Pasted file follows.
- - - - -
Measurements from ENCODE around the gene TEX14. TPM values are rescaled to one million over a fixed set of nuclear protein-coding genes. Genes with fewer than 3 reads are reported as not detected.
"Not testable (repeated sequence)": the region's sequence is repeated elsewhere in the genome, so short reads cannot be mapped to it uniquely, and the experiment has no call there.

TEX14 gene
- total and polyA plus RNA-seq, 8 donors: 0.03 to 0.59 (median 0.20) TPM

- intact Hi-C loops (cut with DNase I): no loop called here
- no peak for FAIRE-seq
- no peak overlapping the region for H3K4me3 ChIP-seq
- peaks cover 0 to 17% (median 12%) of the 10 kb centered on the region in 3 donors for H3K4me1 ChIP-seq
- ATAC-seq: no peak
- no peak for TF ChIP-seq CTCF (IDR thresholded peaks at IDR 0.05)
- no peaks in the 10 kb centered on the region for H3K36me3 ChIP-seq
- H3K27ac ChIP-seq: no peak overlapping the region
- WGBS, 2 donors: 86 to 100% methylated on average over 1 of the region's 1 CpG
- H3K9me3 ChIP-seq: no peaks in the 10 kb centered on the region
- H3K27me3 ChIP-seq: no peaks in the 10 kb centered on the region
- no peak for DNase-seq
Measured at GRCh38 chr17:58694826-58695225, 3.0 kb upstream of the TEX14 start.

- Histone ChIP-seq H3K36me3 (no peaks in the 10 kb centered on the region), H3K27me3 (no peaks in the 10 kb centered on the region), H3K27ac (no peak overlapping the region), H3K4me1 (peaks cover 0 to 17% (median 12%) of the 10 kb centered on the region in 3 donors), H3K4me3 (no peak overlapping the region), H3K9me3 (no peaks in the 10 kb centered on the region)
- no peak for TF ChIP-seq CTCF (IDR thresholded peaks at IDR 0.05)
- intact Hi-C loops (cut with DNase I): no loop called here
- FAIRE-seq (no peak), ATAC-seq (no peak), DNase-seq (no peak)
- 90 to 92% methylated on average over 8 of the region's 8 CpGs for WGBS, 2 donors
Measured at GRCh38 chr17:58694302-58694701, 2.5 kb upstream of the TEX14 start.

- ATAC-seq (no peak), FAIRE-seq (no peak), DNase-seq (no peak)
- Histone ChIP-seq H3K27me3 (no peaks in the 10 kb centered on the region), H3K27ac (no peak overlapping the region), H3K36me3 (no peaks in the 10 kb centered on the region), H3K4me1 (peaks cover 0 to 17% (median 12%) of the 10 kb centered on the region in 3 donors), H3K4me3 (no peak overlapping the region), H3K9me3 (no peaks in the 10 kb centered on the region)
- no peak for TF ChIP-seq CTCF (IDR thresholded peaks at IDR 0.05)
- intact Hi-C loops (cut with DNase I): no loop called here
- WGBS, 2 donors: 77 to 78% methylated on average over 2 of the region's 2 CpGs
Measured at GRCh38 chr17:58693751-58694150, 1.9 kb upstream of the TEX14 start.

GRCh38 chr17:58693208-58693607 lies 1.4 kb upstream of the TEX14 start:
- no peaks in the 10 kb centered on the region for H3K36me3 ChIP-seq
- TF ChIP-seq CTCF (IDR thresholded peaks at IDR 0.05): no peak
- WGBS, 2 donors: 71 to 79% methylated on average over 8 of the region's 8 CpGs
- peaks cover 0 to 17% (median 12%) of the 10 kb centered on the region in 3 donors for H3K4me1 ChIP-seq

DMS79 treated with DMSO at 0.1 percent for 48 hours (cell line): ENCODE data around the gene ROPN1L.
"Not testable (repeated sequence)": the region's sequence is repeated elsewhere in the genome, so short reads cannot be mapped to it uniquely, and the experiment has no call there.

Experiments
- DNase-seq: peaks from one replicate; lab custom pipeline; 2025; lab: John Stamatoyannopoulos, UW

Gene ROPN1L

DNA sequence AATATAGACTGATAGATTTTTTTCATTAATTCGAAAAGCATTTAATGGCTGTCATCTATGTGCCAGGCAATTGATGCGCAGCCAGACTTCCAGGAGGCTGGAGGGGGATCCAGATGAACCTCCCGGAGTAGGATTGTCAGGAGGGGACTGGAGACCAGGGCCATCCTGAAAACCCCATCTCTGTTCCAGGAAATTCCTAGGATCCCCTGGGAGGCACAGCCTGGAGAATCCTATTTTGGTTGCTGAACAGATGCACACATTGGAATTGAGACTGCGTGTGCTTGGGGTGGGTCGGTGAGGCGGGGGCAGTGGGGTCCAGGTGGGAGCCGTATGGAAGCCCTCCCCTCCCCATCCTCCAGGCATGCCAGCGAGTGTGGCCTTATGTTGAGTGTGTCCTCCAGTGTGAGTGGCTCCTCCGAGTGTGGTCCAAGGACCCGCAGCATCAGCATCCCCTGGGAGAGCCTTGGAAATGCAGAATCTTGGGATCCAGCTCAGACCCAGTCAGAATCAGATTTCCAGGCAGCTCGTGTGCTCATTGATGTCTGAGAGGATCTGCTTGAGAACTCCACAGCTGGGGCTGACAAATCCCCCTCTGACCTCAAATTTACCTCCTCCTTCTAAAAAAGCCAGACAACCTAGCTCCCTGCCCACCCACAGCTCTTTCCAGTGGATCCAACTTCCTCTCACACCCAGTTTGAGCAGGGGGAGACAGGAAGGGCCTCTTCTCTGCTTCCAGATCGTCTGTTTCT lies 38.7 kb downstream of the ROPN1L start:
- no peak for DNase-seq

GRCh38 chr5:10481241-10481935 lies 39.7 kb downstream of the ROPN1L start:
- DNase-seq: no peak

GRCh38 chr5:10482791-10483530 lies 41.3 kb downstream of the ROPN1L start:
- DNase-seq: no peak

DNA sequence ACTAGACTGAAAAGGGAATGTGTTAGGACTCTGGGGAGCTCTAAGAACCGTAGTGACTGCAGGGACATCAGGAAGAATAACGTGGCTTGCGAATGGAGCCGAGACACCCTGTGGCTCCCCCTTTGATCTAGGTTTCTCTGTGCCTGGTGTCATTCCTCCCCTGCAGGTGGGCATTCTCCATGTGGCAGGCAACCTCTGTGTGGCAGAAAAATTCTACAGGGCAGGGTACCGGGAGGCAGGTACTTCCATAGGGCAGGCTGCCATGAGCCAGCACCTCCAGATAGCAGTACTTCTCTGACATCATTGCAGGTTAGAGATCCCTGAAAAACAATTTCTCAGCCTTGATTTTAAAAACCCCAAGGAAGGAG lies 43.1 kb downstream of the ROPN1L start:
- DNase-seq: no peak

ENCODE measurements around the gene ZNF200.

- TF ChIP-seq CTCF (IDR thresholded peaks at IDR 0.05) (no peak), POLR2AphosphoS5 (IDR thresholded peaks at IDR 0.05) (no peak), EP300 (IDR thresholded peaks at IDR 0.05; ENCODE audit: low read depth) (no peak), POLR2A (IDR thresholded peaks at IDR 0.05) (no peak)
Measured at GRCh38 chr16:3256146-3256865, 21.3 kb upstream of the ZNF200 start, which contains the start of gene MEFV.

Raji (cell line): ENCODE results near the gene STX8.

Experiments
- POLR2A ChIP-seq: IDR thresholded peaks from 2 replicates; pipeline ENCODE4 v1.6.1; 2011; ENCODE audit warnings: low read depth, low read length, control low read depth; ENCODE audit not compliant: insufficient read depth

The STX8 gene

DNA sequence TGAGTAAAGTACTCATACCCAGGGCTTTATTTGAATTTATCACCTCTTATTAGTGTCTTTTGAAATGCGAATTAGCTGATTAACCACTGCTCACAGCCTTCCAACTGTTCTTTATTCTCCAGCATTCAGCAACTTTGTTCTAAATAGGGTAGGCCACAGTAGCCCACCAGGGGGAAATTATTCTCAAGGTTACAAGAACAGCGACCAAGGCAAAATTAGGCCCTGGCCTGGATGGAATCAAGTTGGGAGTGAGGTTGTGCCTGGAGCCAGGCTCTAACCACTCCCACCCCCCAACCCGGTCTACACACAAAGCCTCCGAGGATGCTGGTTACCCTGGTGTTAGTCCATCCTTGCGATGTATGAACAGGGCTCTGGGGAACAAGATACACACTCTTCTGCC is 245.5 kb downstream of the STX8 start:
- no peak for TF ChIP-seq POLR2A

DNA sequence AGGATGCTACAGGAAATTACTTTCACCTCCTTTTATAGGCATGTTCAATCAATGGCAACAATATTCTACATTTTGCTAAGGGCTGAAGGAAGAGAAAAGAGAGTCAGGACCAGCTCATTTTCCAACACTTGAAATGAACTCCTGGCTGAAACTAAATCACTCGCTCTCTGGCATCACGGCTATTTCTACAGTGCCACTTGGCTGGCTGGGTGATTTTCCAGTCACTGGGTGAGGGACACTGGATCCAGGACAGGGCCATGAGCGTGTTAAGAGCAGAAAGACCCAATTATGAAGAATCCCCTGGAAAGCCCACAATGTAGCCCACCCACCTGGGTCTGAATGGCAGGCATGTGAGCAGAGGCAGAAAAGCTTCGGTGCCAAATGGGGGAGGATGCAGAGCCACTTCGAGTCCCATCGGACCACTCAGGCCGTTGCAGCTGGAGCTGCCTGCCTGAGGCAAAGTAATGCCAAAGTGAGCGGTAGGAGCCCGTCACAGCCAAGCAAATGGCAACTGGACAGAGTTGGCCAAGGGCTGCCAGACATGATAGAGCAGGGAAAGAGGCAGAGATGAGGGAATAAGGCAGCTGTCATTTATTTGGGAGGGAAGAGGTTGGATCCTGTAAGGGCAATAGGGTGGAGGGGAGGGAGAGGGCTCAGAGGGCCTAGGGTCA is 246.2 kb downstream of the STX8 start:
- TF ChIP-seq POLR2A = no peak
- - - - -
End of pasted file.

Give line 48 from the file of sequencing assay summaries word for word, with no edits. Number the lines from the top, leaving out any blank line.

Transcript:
ENCODE measurements around the gene ZNF200.